1.35 vs. 1.5v RAM Upgrade - mid-2011

Discussion in 'iMac' started by tyz, Sep 21, 2011.

  1. tyz macrumors newbie

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    #1
  2. qap macrumors 6502

    qap

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    For the iMac should be the same, the low voltage RAM banks are for the notebook, I think in the iMac both work with 1.5V if the iMac deliver this voltage to the ram slots.
     
  3. sbbluewater macrumors member

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    I had th esame question so I called Crucial about this and they told me both would work. The 1.35 volt would just run using just a little less power.
     
  4. qap macrumors 6502

    qap

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    Wirelessly posted (Opera/9.80 (iPhone; Opera Mini/6.1.15738/25.872; U; en) Presto/2.5.25 Version/10.54)

    Yes. Some notebooks deliver less V to the RAM so the 1,5V banks could not work or drain the battery but if you put the 1,3V bank in 1,5V slots they shoul have no problem ;)
     
  5. err404 macrumors 68020

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    Isn't the voltage determined by the system board, not the RAM? If so, w/o system support, your 1.35 volt RAM would still get 1.5 volts...
     
  6. tyz thread starter macrumors newbie

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    I also thought the voltage was motherboard dependent -- crucial has it listed as compatible, so I would guess it's supported by the board, but just wanted to be sure.

    If I'm not mistaken the over-clockers tend to prefer the lower voltage cet par as it runs cooler, though I'm not sure if that would matter b/t 1.35 and 1.5v? Is there any performance difference (w/o clock boosting) or meaningful heat difference between the two?

    Or does it really not matter and just go with what's currently in stock (1.5v) so I can get my hands on it??:D
     
  7. err404 macrumors 68020

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    It's more about stability than heat. You can increase RAM stability in an over clocked system by running it a higher voltage (to a certain point). RAM needs to be of a higher quality to run stable at the low voltage. This gives the over clocked more headroom in pushing the voltage.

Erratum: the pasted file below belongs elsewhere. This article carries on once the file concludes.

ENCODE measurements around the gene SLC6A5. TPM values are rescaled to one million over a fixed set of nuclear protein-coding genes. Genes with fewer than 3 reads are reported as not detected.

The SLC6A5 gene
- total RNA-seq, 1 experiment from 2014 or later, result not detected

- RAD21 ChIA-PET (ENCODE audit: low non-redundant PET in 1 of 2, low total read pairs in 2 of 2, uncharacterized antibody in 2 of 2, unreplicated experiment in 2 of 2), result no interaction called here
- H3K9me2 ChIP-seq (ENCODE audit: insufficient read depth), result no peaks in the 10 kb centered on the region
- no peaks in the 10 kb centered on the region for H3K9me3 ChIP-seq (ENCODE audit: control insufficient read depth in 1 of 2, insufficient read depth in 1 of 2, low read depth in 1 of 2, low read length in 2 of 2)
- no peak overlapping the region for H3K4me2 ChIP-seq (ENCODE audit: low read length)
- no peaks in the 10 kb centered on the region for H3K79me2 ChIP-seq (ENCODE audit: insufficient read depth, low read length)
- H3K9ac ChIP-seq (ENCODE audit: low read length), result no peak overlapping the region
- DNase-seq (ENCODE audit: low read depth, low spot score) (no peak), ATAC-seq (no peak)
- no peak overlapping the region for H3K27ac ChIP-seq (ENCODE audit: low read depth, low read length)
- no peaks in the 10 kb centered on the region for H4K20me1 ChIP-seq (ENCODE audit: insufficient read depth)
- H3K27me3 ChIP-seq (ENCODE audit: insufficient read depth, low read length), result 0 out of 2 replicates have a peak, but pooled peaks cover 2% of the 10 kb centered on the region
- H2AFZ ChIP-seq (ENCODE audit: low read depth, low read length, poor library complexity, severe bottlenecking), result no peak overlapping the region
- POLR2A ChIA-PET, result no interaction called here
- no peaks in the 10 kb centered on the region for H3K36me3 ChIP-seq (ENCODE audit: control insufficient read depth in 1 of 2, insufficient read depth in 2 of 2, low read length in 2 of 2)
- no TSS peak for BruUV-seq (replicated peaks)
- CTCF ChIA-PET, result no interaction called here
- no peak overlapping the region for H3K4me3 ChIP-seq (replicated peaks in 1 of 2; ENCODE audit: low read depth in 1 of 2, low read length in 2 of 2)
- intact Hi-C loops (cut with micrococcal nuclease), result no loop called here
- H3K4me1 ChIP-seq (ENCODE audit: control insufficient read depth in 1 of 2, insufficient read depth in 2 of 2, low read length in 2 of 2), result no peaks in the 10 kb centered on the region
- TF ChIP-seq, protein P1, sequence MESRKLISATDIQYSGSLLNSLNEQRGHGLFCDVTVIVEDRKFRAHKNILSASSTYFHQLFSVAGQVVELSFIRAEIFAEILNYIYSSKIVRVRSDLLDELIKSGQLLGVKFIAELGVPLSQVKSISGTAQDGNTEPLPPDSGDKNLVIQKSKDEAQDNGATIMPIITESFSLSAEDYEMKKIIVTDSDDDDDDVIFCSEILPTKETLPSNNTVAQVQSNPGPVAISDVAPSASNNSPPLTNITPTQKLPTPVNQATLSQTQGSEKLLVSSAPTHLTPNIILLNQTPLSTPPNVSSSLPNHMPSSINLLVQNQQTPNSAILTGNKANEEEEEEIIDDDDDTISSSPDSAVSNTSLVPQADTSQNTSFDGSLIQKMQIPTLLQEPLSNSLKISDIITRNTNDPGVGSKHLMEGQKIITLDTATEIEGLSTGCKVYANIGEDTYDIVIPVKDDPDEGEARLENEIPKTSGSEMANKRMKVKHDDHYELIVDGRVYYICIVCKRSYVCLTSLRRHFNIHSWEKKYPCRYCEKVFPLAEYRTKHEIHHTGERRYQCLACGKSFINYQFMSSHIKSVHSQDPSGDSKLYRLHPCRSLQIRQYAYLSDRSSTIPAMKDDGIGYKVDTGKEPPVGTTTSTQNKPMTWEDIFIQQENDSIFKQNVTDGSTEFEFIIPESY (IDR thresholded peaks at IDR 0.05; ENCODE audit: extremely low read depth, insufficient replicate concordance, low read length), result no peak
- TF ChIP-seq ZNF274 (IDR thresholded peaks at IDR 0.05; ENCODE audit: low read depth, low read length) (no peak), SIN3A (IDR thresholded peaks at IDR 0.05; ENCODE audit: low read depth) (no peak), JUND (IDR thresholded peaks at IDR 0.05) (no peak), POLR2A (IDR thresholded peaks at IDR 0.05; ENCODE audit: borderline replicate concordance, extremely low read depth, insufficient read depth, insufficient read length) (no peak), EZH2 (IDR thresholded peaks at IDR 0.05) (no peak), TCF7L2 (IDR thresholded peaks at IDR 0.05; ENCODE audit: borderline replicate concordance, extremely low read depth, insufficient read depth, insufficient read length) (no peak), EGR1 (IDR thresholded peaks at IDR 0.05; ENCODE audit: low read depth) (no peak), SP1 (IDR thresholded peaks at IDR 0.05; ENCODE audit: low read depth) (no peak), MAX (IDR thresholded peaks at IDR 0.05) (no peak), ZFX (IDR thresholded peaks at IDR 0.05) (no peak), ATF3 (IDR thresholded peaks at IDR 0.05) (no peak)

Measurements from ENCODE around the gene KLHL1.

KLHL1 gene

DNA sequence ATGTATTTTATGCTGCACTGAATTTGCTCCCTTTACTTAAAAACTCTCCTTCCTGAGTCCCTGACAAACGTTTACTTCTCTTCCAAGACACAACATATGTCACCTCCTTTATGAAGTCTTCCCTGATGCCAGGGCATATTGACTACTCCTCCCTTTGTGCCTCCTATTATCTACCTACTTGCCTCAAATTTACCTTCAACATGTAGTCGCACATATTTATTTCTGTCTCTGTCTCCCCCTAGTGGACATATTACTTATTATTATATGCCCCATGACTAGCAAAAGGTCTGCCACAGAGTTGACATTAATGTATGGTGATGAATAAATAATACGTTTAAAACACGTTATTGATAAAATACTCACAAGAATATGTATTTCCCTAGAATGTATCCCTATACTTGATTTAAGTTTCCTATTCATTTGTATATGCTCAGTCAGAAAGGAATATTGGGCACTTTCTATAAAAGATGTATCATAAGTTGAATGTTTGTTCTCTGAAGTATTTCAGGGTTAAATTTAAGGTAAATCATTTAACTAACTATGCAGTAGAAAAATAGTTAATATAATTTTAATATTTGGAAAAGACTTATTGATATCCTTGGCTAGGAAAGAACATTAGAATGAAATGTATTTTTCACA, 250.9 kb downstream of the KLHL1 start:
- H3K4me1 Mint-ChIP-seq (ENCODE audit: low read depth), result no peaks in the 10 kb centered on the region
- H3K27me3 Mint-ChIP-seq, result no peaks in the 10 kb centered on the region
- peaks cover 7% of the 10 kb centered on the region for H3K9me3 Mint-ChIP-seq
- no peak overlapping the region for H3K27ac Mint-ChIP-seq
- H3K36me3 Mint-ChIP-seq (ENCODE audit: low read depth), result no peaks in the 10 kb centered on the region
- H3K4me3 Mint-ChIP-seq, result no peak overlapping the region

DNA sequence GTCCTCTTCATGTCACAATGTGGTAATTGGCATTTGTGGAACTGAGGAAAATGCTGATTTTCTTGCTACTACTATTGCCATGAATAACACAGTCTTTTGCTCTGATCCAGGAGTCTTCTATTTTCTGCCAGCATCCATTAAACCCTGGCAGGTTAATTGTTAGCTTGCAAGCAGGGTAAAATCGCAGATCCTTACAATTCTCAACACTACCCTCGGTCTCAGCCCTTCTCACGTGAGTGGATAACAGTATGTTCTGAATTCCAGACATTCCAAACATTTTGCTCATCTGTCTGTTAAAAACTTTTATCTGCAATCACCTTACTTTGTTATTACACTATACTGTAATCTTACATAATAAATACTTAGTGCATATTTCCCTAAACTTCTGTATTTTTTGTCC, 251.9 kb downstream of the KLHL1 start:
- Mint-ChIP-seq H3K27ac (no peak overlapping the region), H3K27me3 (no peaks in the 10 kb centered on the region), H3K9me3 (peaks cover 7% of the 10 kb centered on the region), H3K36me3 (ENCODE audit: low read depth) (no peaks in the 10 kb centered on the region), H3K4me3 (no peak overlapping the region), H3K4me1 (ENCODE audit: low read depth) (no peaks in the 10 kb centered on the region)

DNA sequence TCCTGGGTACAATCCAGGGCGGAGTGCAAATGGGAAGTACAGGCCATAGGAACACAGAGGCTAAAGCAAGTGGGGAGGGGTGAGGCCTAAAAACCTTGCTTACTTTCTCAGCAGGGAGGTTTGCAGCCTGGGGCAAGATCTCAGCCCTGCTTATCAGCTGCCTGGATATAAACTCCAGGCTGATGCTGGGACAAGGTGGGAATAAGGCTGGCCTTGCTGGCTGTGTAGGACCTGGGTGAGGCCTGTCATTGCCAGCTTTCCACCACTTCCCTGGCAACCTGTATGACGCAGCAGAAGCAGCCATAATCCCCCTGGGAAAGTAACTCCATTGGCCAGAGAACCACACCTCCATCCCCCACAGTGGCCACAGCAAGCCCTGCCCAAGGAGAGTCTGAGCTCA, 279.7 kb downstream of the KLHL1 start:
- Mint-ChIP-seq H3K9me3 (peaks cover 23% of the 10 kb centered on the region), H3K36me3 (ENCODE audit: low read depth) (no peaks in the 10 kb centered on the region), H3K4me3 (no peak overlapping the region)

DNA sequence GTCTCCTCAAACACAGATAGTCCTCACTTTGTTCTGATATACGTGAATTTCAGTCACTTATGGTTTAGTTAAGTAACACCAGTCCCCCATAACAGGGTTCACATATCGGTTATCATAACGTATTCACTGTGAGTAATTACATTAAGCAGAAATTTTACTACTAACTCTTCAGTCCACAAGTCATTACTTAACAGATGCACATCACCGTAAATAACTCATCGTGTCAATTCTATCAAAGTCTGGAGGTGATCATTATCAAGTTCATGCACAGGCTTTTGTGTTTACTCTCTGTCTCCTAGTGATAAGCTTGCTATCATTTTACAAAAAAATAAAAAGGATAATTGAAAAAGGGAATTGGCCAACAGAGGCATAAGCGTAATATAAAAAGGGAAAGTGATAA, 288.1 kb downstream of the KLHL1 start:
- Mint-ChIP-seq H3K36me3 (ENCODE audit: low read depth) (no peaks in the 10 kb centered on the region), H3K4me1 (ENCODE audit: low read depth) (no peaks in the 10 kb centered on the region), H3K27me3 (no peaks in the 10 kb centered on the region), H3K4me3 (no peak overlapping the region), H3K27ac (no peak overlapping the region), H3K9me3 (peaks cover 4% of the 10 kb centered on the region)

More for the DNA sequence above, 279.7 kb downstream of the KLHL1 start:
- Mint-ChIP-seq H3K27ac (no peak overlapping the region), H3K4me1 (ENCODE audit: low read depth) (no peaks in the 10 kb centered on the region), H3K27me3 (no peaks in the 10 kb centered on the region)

The 1.35 volt RAM will work fine in your machine, despite still running at 1.5 volts. If it is the same price, go for it, but I wouldn't pay extra.
     
  8. qap macrumors 6502

    qap

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    Wirelessly posted (Opera/9.80 (iPhone; Opera Mini/6.1.15738/25.872; U; en) Presto/2.5.25 Version/10.54)

    Yep more V is equal to more stabilty in the overclock (inside some limits) because when you rise the clock the banks need more power to run well without errors, not due to less heat (is not the problem).

    Go for the 1,5V :D also because the imac deliver 1,5 to the ram and the 1,5 banks are tested for this V ;)
     
  9. tyz thread starter macrumors newbie

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    Thanks guys -- I think I get it, though I'm a bit confused about which is better and why. While looking into it, I had read a post from a guy building his own system where someone recommended he buy a lower voltage RAM, and it was mentioned overclockers prefer lower voltage chips all else equal.

    Just for my own curiosity -- do I have this straight?:

    - lower voltage chips are considered higher quality RAM and so can be run at a higher voltage than default for an overclocked system (i.e. a 1.35v stick on a 1.5v board is better than a baseline 1.5v chip of otherwise equal specs for this purpose)
    - or is it the other way around -- a higher voltage chip is preferable in an overclocked system, because they can boost the voltage on the board to over 1.5v (I don't think that is what you guys said)?
    - On the 1.5v board of the mid-2011 iMacs, both will be running at 1.5v anyway; the 1.35v stick may be of higher quality, but it's negligible
    - Though they are both the same price, given the 1.5v sticks are in stock, and the 1.35v sticks are not (or maybe they haven't been released yet), you guys wouldn't bother waiting for the 1.35v chips -- won't make any difference in performance, heat build, or stability of the iMac

    other random question for someone who's been out of the loop for a bit on this -- is the trend always toward lower voltage chips for the same specs, same as a smaller processor die is? i.e. the lower voltage version is likely a result of a move to a new manuf. fab?
     

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